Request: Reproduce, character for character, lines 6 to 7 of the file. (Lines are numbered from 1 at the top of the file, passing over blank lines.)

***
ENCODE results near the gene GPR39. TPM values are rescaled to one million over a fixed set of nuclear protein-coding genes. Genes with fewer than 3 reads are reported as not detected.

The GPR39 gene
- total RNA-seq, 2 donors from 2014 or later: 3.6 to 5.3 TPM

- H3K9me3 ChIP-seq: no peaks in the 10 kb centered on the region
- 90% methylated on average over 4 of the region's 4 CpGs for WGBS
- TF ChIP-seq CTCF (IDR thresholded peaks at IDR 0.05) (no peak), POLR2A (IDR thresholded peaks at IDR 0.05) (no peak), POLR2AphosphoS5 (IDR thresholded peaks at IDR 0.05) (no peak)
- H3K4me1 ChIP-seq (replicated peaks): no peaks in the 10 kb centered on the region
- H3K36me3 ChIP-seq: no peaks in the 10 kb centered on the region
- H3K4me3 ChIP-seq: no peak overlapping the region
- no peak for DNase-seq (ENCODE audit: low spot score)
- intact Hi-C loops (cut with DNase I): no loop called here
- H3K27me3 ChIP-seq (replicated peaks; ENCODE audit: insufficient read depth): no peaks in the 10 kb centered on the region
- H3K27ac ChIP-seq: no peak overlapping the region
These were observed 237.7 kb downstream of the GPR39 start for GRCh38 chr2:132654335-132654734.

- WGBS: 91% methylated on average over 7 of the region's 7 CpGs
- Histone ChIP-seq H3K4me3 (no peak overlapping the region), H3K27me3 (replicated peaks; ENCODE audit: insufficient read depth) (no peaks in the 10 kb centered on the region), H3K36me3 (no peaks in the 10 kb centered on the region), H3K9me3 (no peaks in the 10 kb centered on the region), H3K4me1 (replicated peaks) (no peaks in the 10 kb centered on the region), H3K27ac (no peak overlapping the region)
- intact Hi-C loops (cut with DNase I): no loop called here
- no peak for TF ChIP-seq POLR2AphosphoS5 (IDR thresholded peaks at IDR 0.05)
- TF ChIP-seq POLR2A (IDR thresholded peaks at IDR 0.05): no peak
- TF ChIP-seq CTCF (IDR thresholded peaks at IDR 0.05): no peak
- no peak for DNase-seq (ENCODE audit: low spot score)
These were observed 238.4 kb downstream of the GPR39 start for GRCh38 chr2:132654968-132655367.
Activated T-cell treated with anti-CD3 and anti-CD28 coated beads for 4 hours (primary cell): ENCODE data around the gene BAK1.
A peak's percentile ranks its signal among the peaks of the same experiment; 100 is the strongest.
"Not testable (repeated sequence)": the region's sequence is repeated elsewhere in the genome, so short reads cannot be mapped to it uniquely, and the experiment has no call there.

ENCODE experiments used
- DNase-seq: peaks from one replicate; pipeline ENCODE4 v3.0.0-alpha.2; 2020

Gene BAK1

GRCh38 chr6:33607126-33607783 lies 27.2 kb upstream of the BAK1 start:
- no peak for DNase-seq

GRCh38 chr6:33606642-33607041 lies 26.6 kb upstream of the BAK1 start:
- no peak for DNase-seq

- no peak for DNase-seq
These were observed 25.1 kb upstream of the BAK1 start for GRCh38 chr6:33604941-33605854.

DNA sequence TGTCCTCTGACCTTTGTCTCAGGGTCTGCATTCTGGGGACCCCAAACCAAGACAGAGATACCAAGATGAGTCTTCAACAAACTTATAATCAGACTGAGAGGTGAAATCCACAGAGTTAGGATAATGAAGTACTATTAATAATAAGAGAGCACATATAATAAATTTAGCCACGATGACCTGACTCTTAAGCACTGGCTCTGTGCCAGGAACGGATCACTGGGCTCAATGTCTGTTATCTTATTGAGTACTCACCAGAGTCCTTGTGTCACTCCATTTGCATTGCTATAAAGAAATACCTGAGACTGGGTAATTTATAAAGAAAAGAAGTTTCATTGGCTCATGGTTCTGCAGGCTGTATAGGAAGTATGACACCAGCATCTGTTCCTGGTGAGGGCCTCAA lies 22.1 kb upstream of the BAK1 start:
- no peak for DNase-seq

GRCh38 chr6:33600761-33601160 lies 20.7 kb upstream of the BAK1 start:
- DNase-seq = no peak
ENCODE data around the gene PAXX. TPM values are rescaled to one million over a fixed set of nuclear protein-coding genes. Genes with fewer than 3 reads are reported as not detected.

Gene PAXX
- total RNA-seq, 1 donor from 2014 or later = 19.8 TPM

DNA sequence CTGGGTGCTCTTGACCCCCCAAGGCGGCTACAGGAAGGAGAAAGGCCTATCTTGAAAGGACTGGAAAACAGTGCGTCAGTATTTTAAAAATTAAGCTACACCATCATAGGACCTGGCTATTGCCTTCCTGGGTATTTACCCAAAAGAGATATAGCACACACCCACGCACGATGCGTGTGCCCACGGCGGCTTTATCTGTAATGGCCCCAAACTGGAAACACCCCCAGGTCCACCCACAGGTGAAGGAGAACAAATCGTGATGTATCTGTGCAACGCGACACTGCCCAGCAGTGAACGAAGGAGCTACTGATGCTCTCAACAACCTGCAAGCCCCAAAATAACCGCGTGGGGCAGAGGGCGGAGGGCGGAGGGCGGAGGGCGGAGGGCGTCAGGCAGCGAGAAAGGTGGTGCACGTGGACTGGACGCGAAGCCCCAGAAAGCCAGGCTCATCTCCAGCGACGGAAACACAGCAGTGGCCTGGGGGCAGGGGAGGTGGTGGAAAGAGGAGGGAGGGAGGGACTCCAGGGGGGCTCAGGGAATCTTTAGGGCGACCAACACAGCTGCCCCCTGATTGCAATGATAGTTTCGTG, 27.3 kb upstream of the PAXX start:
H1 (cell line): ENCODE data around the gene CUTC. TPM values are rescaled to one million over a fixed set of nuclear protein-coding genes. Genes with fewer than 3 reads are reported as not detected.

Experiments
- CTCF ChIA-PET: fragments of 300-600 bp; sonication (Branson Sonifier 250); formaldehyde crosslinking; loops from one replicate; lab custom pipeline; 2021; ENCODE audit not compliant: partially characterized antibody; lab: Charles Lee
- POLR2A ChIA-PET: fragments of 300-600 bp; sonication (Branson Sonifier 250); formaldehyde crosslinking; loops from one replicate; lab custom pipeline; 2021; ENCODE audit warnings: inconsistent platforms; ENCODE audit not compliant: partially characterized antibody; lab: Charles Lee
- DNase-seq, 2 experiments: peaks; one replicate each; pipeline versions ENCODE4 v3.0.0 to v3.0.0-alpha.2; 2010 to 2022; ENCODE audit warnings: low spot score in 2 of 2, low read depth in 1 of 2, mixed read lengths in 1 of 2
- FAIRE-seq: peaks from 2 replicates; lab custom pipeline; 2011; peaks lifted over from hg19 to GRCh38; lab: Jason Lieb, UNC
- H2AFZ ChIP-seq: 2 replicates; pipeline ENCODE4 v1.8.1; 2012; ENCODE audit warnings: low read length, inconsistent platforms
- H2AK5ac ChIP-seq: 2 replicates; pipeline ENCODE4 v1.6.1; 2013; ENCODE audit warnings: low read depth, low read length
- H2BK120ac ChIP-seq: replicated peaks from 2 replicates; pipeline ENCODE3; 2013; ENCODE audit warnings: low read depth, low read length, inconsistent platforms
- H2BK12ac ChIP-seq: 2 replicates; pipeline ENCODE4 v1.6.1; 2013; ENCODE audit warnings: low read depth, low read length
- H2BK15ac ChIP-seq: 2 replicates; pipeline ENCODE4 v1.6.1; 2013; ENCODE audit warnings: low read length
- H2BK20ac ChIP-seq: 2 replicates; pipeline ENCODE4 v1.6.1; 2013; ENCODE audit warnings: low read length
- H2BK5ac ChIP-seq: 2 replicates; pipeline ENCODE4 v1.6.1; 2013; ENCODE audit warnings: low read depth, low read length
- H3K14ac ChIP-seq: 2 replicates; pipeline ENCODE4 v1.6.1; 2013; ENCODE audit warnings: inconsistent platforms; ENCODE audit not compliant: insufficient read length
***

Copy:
- TF ChIP-seq CTCF (IDR thresholded peaks at IDR 0.05) (no peak), POLR2A (IDR thresholded peaks at IDR 0.05) (no peak), POLR2AphosphoS5 (IDR thresholded peaks at IDR 0.05) (no peak)
- H3K4me1 ChIP-seq (replicated peaks): no peaks in the 10 kb centered on the region